Your character is much more than the sum of the skills it knows. Think of the place you were born and how it affected the choices you were able to make in life. Consider how the adults in your life played a role in your formative years, how it affected the way you viewed relationships growing up. Examine how your friends, teachers, partners, and random people you came across in your life influenced you. The books you read, the music you listened to, the movies and tv shows. All of this and more helped to shape the person you are. Even this moment in time is another detail. You are more than just a skill set.
Shouldn’t it stand to reason that your character would also have had a life that led them to this moment? The role you choose to play wasn’t born moments before being thrown into this world. The more you develop your character’s history the more you will truly know your character’s motivations, why they make the choices they do. The roleplaying experience will become more organic, less stopping to think “wait, what would my character do here?”
Questions to help you define who your character is:
No matter how much planning you do, every player has a moment of “huh, I should have considered that” when the game is running. It is difficult to cover all of the bases when trying to bring life to a character. While there is no comprehensive list of questions you should ask yourself when creating a history for your character, we would like to present you with a list of common ones to assist you in your journey.
How old is your character? Sure, you can play someone your own age. There is also a bit of a challenge to playing someone older and showing wisdom. Conversely, it can be freeing to play someone younger with less world weariness than you feel in your own life.
Does your character have a family or loved ones? Please say yes. The number of tragic orphans in LARPs is staggering. There’s a lot to be said about having a character with motivations for getting help to a family back home who is in need, or even a happy family life. Besides, there’s always the chance that someone from back home could show up looking for you without the intention of doing you in.
Who is the most important person in your character’s life? A friend? Family member? A loved one? Themself? When it comes down to the wire, is there someone who left a mark on your character that they would want to live up to their expectations? Would your character be able to face that person after having done something that in their mind would let this person down?
What are your character’s fears? Everyone is afraid of something. Sometimes it is something as mundane as clowns or spiders. Sometimes it’s a little extreme like “was that grave too shallow?” Other times it could be as complex as turning out exactly like a parent. It needn’t be as detrimental as a full-blown phobia, but a character trait like this can go a long way to helping you make decisions in-game.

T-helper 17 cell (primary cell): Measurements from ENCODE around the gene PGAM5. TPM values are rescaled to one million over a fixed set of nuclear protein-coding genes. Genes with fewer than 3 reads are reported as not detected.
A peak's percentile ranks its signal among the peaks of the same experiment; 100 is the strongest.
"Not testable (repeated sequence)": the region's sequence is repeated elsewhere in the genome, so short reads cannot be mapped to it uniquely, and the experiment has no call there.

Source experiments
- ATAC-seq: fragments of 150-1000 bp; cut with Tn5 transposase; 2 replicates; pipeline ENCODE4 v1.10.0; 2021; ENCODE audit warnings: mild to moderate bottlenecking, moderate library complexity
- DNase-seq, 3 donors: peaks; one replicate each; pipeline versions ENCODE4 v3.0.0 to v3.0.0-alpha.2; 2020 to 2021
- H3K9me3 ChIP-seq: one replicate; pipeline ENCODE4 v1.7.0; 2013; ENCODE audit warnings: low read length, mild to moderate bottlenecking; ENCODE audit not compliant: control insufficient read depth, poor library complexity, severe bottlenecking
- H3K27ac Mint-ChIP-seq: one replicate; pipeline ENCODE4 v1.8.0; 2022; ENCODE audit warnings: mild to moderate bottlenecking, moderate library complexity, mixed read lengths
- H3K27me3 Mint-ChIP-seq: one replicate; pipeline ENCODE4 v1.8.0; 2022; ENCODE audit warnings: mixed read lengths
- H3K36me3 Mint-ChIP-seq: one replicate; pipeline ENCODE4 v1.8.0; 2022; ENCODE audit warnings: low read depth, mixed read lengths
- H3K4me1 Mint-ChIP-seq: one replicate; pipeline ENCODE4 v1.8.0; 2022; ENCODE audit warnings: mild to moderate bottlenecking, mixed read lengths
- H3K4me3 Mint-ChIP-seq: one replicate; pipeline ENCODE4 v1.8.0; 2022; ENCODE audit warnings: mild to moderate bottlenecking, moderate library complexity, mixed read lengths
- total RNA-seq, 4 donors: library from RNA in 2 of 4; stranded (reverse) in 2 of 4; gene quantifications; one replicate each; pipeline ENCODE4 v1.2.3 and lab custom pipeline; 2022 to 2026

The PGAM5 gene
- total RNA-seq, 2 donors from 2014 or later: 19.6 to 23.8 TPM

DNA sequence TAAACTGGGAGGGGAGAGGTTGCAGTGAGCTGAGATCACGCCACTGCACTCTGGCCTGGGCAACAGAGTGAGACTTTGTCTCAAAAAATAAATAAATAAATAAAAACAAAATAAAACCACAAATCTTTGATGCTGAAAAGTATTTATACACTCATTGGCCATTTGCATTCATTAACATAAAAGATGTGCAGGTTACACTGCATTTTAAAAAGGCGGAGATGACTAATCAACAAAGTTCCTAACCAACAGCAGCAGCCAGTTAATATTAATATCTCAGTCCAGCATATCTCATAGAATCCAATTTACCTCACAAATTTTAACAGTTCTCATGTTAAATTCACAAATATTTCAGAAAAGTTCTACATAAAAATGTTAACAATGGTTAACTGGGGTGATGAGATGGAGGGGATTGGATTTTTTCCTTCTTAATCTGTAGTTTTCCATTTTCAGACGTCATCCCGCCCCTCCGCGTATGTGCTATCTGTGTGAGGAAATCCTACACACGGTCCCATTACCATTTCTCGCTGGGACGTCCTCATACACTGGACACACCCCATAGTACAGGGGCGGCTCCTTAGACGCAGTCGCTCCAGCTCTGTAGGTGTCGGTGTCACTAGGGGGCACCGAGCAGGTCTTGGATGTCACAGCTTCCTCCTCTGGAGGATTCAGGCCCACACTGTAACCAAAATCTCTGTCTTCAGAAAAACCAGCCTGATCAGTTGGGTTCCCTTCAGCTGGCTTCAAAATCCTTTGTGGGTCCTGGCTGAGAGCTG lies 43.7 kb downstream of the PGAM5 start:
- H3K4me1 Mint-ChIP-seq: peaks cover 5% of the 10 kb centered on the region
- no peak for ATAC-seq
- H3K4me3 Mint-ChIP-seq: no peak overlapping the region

What are your character’s moral code and beliefs? Two separate issues that often go hand in hand are morals and beliefs. Even without a religious framework, one can have a sense of right and wrong. What are the lines that you won’t cross? Where do you stand on taking a life? What are the things that you’re against, but may find yourself doing in the most extreme of circumstances? Would you steal candy from a baby?
What does a perfect world look like to your character? Not everyone views the world the same way. Some people see nothing wrong with the world around them while others see nothing but despair. What changes could you effect to bring the world more in line with your vision?
How does your character deal with stress? Scream? Punch something? Stuff it all down and pretend like it’s not there until you finally explode? Find a small closet to weep silently for an hour? A potential way to reduce emotional bleed after an event is to find a way for your character to process stressful situations that doesn’t necessarily reflect the way you deal with them in real life.
What does your character do with their down time? This can be a big one. While the game is certain to have something going on at all times, there may be points throughout the weekend where you want to take a break from all the running around. What does your character enjoy doing with this free time? Relaxing around the fire talking to people? Painting? Playing a musical instrument? If you have something that your character enjoys doing, taking a break doesn’t have to mean sitting around doing nothing while catching your breath.
In the end, this list of questions could take up an entire book by themselves and is just a place to get you started. Doing a web search on questions to ask when creating a character will get you links to dozens of writing sites with exhaustive lists of questions like these. Knowing who you are when you enter this world can help to make a seamless transition into the make believe.